By EWN • 04 October 2021 • 9:44
The clock is ticking for all non-resident owners of property in Spain to pay their annual taxes – even if they do not generate income by renting their villa or apartment out.
Failure to stay up to date with this annual obligation can result in fines, current account embargoes and serious complications with the Spanish tax authorities.
An estimated 1 million British nationals have invested in holiday homes across Spain, including popular holiday islands such as Ibiza and Tenerife. However, many remain unaware of this fiscal liability.
Even though these non-resident owners don’t receive any rental income from their second home in Spain they still have to pay an annual tax on the property – the Modelo 210 non-letting tax. As the Spanish authorities deem the property to be an asset which could be rented out in the future.
The deadline for these Modelo 210 submissions is now looming – as returns and payments must be completed by December 31st.
Save Money, Time and Hassle – Pay Your Modelo 210 Taxes Online
Spanish Taxes Online is an innovative online service that has been created by fully qualified, professional accountants to solve this very problem and save property owners time, money and all of the hassle of interacting with the Spanish tax authorities.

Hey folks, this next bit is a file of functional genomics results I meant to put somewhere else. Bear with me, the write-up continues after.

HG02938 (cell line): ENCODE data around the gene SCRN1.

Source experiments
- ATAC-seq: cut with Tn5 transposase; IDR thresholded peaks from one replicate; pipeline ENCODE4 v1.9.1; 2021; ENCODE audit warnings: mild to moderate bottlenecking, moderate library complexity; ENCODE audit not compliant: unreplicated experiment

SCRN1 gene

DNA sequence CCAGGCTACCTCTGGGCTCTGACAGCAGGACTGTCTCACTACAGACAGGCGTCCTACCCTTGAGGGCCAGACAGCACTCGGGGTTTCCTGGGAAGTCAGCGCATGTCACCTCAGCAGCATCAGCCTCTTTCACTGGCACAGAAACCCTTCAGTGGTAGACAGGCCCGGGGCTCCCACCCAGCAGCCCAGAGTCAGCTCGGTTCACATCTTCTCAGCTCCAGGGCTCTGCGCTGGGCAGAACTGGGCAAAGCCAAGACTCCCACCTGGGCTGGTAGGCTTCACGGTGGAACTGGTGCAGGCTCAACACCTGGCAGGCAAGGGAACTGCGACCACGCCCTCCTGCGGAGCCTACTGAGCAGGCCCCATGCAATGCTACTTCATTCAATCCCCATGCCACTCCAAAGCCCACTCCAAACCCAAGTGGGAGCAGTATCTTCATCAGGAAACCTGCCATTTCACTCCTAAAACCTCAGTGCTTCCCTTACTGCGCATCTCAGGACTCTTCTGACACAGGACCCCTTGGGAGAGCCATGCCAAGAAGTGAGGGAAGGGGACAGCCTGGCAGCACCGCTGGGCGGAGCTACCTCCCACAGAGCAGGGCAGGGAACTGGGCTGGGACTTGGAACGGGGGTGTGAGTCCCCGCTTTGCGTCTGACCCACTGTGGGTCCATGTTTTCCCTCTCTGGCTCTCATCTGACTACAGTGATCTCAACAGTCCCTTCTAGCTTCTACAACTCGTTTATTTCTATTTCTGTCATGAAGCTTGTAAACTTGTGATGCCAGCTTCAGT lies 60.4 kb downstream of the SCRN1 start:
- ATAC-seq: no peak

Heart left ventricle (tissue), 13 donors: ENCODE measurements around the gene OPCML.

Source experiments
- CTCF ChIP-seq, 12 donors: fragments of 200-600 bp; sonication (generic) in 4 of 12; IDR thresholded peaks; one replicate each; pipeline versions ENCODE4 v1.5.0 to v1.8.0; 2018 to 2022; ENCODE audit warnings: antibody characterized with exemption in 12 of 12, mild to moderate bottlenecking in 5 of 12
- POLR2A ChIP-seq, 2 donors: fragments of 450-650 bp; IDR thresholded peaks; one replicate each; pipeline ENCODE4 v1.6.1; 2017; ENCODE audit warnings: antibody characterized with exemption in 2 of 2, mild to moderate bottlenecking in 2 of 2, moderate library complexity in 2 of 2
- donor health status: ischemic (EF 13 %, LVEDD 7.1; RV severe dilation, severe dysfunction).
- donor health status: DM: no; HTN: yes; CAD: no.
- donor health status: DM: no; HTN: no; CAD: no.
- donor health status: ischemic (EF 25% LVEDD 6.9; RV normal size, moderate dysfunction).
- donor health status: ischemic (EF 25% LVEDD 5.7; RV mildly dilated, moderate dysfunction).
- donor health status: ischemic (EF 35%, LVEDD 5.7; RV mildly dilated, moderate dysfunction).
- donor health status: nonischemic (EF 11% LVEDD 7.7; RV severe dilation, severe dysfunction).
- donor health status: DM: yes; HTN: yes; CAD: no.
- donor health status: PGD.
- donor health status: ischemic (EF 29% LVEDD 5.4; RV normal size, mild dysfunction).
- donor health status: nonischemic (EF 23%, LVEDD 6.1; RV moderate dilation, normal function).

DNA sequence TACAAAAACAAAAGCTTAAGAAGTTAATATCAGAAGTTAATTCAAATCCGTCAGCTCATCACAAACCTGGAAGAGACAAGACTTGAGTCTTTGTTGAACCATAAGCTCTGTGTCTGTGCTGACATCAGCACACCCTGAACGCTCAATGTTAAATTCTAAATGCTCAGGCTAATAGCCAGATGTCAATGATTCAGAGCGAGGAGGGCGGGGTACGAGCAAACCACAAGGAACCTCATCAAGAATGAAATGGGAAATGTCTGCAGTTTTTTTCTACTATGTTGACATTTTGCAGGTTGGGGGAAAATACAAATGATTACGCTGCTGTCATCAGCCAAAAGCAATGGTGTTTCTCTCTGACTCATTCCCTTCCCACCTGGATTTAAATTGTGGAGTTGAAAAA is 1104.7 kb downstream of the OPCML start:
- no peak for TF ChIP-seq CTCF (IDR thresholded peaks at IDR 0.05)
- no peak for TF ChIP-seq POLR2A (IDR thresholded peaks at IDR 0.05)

Their service is quick and easy to use and they take care of the whole process by calculating the amount of tax owed and then filling out and filing the return on the behalf of owners – before providing an official receipt. All for the low cost of just €59 (plus 7% VAT) – which is much cheaper than using a lawyer or traditional accountancy service.
Five Star Reviews – High Quality Service
The company is fully accredited and authorised by the Spanish tax authorities and the quality of their service has generated an Excellent rating and numerous 5 Star Reviews on independent platforms such as Trust Pilot and Google Reviews.
What Happens If I Don’t Pay?
Failure to pay the Modelo 210 non-letting tax can lead to complications with the authorities in Spain, especially when owners come to sell their properties. Whilst in some instances, fines have been issued and embargoes imposed, with the Spanish authorities extracting taxes owed directly from non-resident bank accounts.
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